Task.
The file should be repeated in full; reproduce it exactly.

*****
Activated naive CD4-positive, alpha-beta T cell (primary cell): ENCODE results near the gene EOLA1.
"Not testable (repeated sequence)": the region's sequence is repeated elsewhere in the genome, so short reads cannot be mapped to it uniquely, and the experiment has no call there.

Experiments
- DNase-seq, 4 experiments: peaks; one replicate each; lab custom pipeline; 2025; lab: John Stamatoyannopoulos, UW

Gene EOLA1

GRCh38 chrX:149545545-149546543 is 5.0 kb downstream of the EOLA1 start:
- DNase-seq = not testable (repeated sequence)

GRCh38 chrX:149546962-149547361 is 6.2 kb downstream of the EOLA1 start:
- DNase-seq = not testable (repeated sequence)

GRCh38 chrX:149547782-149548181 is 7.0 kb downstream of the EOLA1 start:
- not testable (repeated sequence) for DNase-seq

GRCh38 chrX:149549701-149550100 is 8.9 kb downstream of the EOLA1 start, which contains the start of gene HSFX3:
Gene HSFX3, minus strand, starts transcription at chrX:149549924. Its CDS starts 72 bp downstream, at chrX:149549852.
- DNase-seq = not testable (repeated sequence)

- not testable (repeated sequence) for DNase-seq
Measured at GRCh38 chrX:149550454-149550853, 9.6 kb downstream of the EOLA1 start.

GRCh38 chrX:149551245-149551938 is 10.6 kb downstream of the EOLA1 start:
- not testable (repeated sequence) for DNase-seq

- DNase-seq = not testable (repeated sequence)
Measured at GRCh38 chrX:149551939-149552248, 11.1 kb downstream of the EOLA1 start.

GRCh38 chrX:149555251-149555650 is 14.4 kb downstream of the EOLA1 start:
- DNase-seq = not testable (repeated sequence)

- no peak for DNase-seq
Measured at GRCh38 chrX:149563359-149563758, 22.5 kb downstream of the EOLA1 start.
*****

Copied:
Activated naive CD4-positive, alpha-beta T cell (primary cell): ENCODE results near the gene EOLA1.
"Not testable (repeated sequence)": the region's sequence is repeated elsewhere in the genome, so short reads cannot be mapped to it uniquely, and the experiment has no call there.

Experiments
- DNase-seq, 4 experiments: peaks; one replicate each; lab custom pipeline; 2025; lab: John Stamatoyannopoulos, UW

Gene EOLA1

GRCh38 chrX:149545545-149546543 is 5.0 kb downstream of the EOLA1 start:
- DNase-seq = not testable (repeated sequence)

GRCh38 chrX:149546962-149547361 is 6.2 kb downstream of the EOLA1 start:
- DNase-seq = not testable (repeated sequence)

GRCh38 chrX:149547782-149548181 is 7.0 kb downstream of the EOLA1 start:
- not testable (repeated sequence) for DNase-seq

GRCh38 chrX:149549701-149550100 is 8.9 kb downstream of the EOLA1 start, which contains the start of gene HSFX3:
Gene HSFX3, minus strand, starts transcription at chrX:149549924. Its CDS starts 72 bp downstream, at chrX:149549852.
- DNase-seq = not testable (repeated sequence)

- not testable (repeated sequence) for DNase-seq
Measured at GRCh38 chrX:149550454-149550853, 9.6 kb downstream of the EOLA1 start.

GRCh38 chrX:149551245-149551938 is 10.6 kb downstream of the EOLA1 start:
- not testable (repeated sequence) for DNase-seq

- DNase-seq = not testable (repeated sequence)
Measured at GRCh38 chrX:149551939-149552248, 11.1 kb downstream of the EOLA1 start.

GRCh38 chrX:149555251-149555650 is 14.4 kb downstream of the EOLA1 start:
- DNase-seq = not testable (repeated sequence)

- no peak for DNase-seq
Measured at GRCh38 chrX:149563359-149563758, 22.5 kb downstream of the EOLA1 start.